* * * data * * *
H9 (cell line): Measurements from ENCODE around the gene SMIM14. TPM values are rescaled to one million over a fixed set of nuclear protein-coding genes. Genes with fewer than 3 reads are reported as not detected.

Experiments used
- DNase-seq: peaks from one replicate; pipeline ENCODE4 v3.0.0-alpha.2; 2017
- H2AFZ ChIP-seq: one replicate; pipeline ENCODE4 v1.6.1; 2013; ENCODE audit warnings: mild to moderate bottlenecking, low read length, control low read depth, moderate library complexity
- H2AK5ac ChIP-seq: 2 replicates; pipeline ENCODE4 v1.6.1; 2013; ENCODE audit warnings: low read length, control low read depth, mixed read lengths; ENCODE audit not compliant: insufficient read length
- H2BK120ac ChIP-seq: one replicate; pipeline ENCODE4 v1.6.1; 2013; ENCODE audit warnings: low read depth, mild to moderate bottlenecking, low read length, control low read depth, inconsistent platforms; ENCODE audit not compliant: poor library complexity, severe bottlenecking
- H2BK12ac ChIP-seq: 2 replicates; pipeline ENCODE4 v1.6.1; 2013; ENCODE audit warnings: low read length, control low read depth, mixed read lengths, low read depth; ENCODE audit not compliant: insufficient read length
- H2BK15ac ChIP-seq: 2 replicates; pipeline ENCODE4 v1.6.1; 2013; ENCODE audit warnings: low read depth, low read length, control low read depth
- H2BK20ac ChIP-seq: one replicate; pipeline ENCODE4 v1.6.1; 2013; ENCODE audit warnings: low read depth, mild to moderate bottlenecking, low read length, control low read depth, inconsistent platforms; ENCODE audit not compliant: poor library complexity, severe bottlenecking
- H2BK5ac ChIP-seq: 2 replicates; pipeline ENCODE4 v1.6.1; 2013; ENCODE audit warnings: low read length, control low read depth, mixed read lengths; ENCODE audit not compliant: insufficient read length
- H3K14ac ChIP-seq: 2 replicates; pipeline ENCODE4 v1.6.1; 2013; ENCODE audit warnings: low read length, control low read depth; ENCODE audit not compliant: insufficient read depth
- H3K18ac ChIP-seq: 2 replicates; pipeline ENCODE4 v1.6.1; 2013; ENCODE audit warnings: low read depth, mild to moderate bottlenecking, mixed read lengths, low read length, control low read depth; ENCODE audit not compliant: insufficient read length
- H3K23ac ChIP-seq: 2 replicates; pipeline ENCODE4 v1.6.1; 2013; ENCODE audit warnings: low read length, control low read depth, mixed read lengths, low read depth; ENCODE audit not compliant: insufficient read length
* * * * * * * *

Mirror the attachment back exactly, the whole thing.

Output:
H9 (cell line): Measurements from ENCODE around the gene SMIM14. TPM values are rescaled to one million over a fixed set of nuclear protein-coding genes. Genes with fewer than 3 reads are reported as not detected.

Experiments used
- DNase-seq: peaks from one replicate; pipeline ENCODE4 v3.0.0-alpha.2; 2017
- H2AFZ ChIP-seq: one replicate; pipeline ENCODE4 v1.6.1; 2013; ENCODE audit warnings: mild to moderate bottlenecking, low read length, control low read depth, moderate library complexity
- H2AK5ac ChIP-seq: 2 replicates; pipeline ENCODE4 v1.6.1; 2013; ENCODE audit warnings: low read length, control low read depth, mixed read lengths; ENCODE audit not compliant: insufficient read length
- H2BK120ac ChIP-seq: one replicate; pipeline ENCODE4 v1.6.1; 2013; ENCODE audit warnings: low read depth, mild to moderate bottlenecking, low read length, control low read depth, inconsistent platforms; ENCODE audit not compliant: poor library complexity, severe bottlenecking
- H2BK12ac ChIP-seq: 2 replicates; pipeline ENCODE4 v1.6.1; 2013; ENCODE audit warnings: low read length, control low read depth, mixed read lengths, low read depth; ENCODE audit not compliant: insufficient read length
- H2BK15ac ChIP-seq: 2 replicates; pipeline ENCODE4 v1.6.1; 2013; ENCODE audit warnings: low read depth, low read length, control low read depth
- H2BK20ac ChIP-seq: one replicate; pipeline ENCODE4 v1.6.1; 2013; ENCODE audit warnings: low read depth, mild to moderate bottlenecking, low read length, control low read depth, inconsistent platforms; ENCODE audit not compliant: poor library complexity, severe bottlenecking
- H2BK5ac ChIP-seq: 2 replicates; pipeline ENCODE4 v1.6.1; 2013; ENCODE audit warnings: low read length, control low read depth, mixed read lengths; ENCODE audit not compliant: insufficient read length
- H3K14ac ChIP-seq: 2 replicates; pipeline ENCODE4 v1.6.1; 2013; ENCODE audit warnings: low read length, control low read depth; ENCODE audit not compliant: insufficient read depth
- H3K18ac ChIP-seq: 2 replicates; pipeline ENCODE4 v1.6.1; 2013; ENCODE audit warnings: low read depth, mild to moderate bottlenecking, mixed read lengths, low read length, control low read depth; ENCODE audit not compliant: insufficient read length
- H3K23ac ChIP-seq: 2 replicates; pipeline ENCODE4 v1.6.1; 2013; ENCODE audit warnings: low read length, control low read depth, mixed read lengths, low read depth; ENCODE audit not compliant: insufficient read length